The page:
Ryerson Urban Farm is situated at Ryerson University on the Andrew and Valerie Pringle Environmental Green Roof, located on the George Vari Engineering and Computing Centre, 245 Church Street, Toronto, ON, Canada M5B 2K3; visit their website. Watch the 2:46 Ryerson Urban Farm – Project of the Week 5/30/16 video from Greenroofs.com on the greenroofsTV channel on YouTube. Greenroofs.com Project of the Week video photo credits: All courtesy of Ryerson Urban Farm.
Read the May 6, 2016 A green-roof oasis by Will Sloan in RyersonToday; October 16, 2015 The growing never stops on rooftop farm by Will Sloan from Ryerson University; November 10, 2015 Ryerson HomeGrown: from roof to table by Emma Cosgrove in The Eyeopener; and the December 21, 2014 Toronto-style thin farming by Lauren Mandel in EAT UP. See many more articles on Ryerson Urban Farm’s In the News page.
Ryerson University is home to a quarter acre rooftop farm on the Andrew and Valerie Pringle Environmental Green Roof, located on the George Vari Engineering Building in the heart of downtown Toronto. Originally built in 2004, this green roof was converted into an edible garden in 2013 by Ryerson’s student-initiated garden group, Ryerson Urban Farm (formerly Rye’s Homegrown). Since then, more than 1,000 people have visited the farm through tours, workshops and events. In 2015, the farm produced nearly 8,000 pounds of produce, distributed between Ryerson’s campus kitchens, the Gould Street Farmers’ Market and to volunteers through a weekly food basket. Set in one of Canada’s most densely populated neighbourhoods, this innovative project demonstrates the potential for the urban landscape to be used to produce food as well as to contribute to the health and well being of both our community and our environment.
The green roof was built in 2004 by Terry McGlade of Gardens in the Sky (later Flynn Canada) as part of the original design/infrastructure of the building to catch storm water runoff, reduce the urban heat island effect and reduce energy consumption by cooling the building during the summer and insulating it during the winter. It was initially planted as an ornamental garden with daylilies, (Hemerocallis ‘Catherine woodbury’) and from the beginning was equipped with a suite of hydrological and climatological sensors for research purposes. This roof received minimal maintenance for over eight years, with just woody species being removed to prevent membrane damage, and for many years there was no irrigation system installed.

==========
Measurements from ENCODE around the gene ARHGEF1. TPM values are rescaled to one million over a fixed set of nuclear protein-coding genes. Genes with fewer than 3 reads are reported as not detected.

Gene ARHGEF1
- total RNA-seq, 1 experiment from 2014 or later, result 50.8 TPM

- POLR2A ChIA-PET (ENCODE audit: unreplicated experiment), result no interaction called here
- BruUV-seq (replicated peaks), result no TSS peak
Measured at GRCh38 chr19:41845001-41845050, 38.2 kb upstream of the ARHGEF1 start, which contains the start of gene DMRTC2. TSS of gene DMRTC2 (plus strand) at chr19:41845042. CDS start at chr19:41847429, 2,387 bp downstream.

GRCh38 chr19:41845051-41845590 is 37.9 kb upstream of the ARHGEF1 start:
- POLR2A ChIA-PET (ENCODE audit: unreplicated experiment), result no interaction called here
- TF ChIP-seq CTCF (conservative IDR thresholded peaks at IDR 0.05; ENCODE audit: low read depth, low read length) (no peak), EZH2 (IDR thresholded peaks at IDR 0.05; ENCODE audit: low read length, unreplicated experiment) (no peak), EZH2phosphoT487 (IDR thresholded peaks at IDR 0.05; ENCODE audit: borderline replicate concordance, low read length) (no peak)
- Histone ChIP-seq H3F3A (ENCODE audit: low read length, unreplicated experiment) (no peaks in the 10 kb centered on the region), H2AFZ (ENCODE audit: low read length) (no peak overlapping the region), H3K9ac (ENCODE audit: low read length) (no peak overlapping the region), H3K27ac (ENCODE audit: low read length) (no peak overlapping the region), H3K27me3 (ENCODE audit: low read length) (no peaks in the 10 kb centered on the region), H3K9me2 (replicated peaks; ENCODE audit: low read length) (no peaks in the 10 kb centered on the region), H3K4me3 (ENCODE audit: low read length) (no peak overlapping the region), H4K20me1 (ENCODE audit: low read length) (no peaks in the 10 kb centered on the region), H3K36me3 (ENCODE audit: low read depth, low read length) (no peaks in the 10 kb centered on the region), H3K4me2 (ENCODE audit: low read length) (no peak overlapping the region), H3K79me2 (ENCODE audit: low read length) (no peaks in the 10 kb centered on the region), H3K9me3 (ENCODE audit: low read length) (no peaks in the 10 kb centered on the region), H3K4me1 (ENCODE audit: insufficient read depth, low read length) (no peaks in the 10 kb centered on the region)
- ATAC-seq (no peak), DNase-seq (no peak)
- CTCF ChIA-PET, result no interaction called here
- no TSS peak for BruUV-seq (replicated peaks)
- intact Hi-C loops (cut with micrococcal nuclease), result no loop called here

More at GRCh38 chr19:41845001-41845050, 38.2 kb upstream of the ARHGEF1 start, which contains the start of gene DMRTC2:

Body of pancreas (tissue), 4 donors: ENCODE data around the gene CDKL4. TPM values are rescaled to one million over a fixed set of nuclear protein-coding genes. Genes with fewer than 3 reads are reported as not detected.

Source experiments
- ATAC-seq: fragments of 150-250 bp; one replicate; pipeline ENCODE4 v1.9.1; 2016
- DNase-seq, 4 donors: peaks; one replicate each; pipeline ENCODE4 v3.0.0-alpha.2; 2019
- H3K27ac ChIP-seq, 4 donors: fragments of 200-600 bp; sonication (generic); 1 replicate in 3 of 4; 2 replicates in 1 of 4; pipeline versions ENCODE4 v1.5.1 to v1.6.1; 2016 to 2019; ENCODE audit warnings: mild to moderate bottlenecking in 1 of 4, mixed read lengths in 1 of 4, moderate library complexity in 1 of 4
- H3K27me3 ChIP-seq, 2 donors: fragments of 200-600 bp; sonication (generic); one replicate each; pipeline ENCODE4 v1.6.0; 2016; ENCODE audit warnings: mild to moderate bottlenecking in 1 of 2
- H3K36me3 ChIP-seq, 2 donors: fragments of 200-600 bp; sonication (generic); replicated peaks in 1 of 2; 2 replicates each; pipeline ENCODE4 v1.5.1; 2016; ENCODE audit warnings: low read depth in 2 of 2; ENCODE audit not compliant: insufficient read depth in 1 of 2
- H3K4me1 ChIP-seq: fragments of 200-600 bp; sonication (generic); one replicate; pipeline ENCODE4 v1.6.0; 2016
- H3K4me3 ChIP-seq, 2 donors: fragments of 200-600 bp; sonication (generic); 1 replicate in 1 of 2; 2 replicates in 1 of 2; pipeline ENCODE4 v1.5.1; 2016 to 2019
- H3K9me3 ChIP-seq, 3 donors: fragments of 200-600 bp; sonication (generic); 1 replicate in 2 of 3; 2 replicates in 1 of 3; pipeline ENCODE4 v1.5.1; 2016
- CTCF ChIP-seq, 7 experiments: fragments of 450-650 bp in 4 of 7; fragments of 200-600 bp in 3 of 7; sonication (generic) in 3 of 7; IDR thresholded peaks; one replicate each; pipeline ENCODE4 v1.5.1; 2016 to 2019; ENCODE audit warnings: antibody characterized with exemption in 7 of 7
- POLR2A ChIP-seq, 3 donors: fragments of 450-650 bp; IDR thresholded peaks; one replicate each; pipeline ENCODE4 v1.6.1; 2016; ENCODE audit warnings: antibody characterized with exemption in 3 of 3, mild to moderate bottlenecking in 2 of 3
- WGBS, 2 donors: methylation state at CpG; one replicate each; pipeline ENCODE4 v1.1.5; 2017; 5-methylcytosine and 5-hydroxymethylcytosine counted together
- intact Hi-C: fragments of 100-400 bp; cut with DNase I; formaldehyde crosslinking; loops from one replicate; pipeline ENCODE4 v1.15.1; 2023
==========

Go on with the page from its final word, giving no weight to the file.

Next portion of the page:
After just four years the number of species had risen to thirty-nine, as many volunteer species colonized. Until 2013, this urban ecosystem continued to evolve into more of a prairie meadow with Aster sp., Asclepias tuberosa, Linaria vulgaris and Vicia cracca prevalent amongst the grasses. By 2014 weed seeds had blew in and were deposited by birds, so Ryerson’s Campus Facilities & Sustainability department needed a plan to revitalize and maintain the space. Since 2011, Campus Facilities & Sustainability had been working with Ryerson Urban Farm (RUF) to identify under-utilized spaces on campus for food production on the ground-level and it became apparent that this would be a natural fit, so they proposed that RUF take over the maintenance of the green roof.
RUF started with a pilot project in 2013 in one section of the green roof to see if they could successfully grow food and could gain the trust of Campus Facilities & Sustainability as stewards of the space. In order to incorporate sustainable agricultural practices and reduce costs associated with labour and other resources, the conversion of the green roof from ornamental to food production garden used the permaculture technique of sheet mulching. First, the weeds were allowed to grow in spring to knee height, then the foliage was cut to the ground and left in place covered with a tarp for three weeks. The advantage of this technique was that it created a biodynamic effect in the earth by stimulating the microbial life in the soil as the weeds decomposed.